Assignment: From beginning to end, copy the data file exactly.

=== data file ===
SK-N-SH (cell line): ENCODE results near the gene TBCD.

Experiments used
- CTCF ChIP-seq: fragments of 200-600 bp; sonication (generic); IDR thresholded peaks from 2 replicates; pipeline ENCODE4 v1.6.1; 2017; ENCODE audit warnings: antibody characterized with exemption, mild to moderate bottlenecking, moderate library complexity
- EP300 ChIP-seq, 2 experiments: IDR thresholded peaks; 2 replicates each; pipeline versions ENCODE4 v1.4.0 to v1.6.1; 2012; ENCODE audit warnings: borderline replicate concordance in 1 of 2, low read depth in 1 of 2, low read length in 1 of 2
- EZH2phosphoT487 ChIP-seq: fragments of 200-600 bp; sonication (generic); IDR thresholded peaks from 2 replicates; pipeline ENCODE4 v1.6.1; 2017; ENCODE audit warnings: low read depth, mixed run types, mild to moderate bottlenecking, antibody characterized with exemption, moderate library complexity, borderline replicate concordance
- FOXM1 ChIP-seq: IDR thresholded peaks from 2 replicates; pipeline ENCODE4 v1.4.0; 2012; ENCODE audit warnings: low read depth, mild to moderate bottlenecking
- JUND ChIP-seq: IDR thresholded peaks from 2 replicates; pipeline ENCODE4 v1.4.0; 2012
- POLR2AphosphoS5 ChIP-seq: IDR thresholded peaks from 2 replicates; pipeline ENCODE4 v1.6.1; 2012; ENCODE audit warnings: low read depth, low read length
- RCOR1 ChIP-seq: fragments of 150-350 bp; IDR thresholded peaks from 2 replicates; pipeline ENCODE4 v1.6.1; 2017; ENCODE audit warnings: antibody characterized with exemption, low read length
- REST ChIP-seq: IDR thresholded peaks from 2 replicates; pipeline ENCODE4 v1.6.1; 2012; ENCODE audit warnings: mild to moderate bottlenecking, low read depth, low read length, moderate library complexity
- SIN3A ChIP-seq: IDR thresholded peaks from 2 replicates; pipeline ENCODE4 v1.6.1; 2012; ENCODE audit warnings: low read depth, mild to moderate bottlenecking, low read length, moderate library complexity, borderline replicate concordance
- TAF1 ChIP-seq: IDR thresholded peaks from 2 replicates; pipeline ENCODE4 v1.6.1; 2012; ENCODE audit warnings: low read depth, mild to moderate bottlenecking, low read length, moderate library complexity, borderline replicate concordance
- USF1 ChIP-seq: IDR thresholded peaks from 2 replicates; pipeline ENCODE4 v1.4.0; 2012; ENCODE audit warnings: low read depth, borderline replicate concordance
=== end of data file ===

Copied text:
SK-N-SH (cell line): ENCODE results near the gene TBCD.

Experiments used
- CTCF ChIP-seq: fragments of 200-600 bp; sonication (generic); IDR thresholded peaks from 2 replicates; pipeline ENCODE4 v1.6.1; 2017; ENCODE audit warnings: antibody characterized with exemption, mild to moderate bottlenecking, moderate library complexity
- EP300 ChIP-seq, 2 experiments: IDR thresholded peaks; 2 replicates each; pipeline versions ENCODE4 v1.4.0 to v1.6.1; 2012; ENCODE audit warnings: borderline replicate concordance in 1 of 2, low read depth in 1 of 2, low read length in 1 of 2
- EZH2phosphoT487 ChIP-seq: fragments of 200-600 bp; sonication (generic); IDR thresholded peaks from 2 replicates; pipeline ENCODE4 v1.6.1; 2017; ENCODE audit warnings: low read depth, mixed run types, mild to moderate bottlenecking, antibody characterized with exemption, moderate library complexity, borderline replicate concordance
- FOXM1 ChIP-seq: IDR thresholded peaks from 2 replicates; pipeline ENCODE4 v1.4.0; 2012; ENCODE audit warnings: low read depth, mild to moderate bottlenecking
- JUND ChIP-seq: IDR thresholded peaks from 2 replicates; pipeline ENCODE4 v1.4.0; 2012
- POLR2AphosphoS5 ChIP-seq: IDR thresholded peaks from 2 replicates; pipeline ENCODE4 v1.6.1; 2012; ENCODE audit warnings: low read depth, low read length
- RCOR1 ChIP-seq: fragments of 150-350 bp; IDR thresholded peaks from 2 replicates; pipeline ENCODE4 v1.6.1; 2017; ENCODE audit warnings: antibody characterized with exemption, low read length
- REST ChIP-seq: IDR thresholded peaks from 2 replicates; pipeline ENCODE4 v1.6.1; 2012; ENCODE audit warnings: mild to moderate bottlenecking, low read depth, low read length, moderate library complexity
- SIN3A ChIP-seq: IDR thresholded peaks from 2 replicates; pipeline ENCODE4 v1.6.1; 2012; ENCODE audit warnings: low read depth, mild to moderate bottlenecking, low read length, moderate library complexity, borderline replicate concordance
- TAF1 ChIP-seq: IDR thresholded peaks from 2 replicates; pipeline ENCODE4 v1.6.1; 2012; ENCODE audit warnings: low read depth, mild to moderate bottlenecking, low read length, moderate library complexity, borderline replicate concordance
- USF1 ChIP-seq: IDR thresholded peaks from 2 replicates; pipeline ENCODE4 v1.4.0; 2012; ENCODE audit warnings: low read depth, borderline replicate concordance